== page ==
There are times you purposely travel to a specific destination to see or participate in a specific event. Maybe Orlando for the Disney experience or Indianapolis for the Indy 500. Then there are the memorable places you happen to trip across. Tripping across great places is more our style while on our part time RV adventures. Such is the case of our Air Force Armament Museum experience.
The DW (dear wife) and I were about four weeks into our Snowbird expedition staying at the Rocky Bayou State Park near Niceville, Florida. This is a well maintained little park that is located close to the coastal attractions yet far enough away to avoid the noise and heavy tourist feel of the coast.
One morning we had decided to do some “tourist” things and drive into Fort Walton Beach via the lesser traveled roads. As we skirted around Elgin Air Force Base we spotted it, the SR-71 Blackbird on it’s perch in front of the museum. Being people that tend to deviate from our path the place became a must see for us.
As we entered the parking area we quickly realized we were driving into history. The out door exhibit area displays everything from the SR-71 to representatives from nearly every war the United States has been involved with back to WW II. Prop planes, Jets, Rotor wing are all there for you to see and touch. The enthusiast could spend hours without entering the museum building. A feeling of awe, inspiration and pride all hit you at the same time.
We resisted the urge due to the light rain to take the pathway from air craft to aircraft but went directly into the museum. Our first surprise the entry was free, no charge, keep your money in your pocket. This alone is unusual for Florida and especially unusual for the level of professional information we were about to experience.
From our initial entry there was a air of reverence and respect. The museum moves their guests from the early years of WW I with it’s hand dropped bombs and turret machine guns of the biplane era to the weapons, bombs, planes and people of our modern Air Force.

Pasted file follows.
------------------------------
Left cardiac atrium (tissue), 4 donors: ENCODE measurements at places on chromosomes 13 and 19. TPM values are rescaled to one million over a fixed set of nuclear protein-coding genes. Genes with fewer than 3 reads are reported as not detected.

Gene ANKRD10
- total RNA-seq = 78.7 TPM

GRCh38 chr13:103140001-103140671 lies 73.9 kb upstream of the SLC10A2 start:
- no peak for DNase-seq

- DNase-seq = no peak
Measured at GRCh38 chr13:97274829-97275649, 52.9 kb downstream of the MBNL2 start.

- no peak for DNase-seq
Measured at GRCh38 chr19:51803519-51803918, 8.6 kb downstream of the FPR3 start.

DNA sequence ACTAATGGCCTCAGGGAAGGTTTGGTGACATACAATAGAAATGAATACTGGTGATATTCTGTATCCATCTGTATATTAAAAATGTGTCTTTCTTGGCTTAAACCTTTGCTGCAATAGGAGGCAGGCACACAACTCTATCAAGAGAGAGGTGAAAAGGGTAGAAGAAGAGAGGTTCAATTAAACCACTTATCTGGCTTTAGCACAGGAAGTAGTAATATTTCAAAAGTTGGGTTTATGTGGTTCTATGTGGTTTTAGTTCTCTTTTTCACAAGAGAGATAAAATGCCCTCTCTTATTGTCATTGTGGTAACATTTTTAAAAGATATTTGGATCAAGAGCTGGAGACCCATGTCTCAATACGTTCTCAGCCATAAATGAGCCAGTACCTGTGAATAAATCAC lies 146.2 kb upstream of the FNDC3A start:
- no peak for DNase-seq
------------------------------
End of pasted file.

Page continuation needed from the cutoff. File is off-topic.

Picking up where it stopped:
Many exhibits are hands on such as the A-10 Warthog flight simulator and many more are protected in full wall displays. We learned about the weapons of every war from our first flying machines to present day high tech aircraft.
There is more than just the weapons. There are the stories of the people, their lives and their sacrifices in serving this great nation. Each area honoring those that served and those that gave up their lives in the protection of our nation.
We touched a replica of the first atom bomb, the MOAB (Massive Ordnance Air Blast not mother of all bombs) and learned of their development history, the technology and the massive destructive power. We read the stories and listened to the recordings of the soldiers, the leaders, the politicians.
As impressive as the displays and aircraft of the modern day were I gravitated to the displays of World War II. Seeing and touching the objects of the era brought to mind the many stories my father had told me of his and my uncles experiences aboard the aircraft carrier Wasp. Seeing these aircraft, bombs and weapons brought his stories to life. In a fleeting moment I could feel their pride, fear and frustrations of life and death of the airmen and sailors of the war.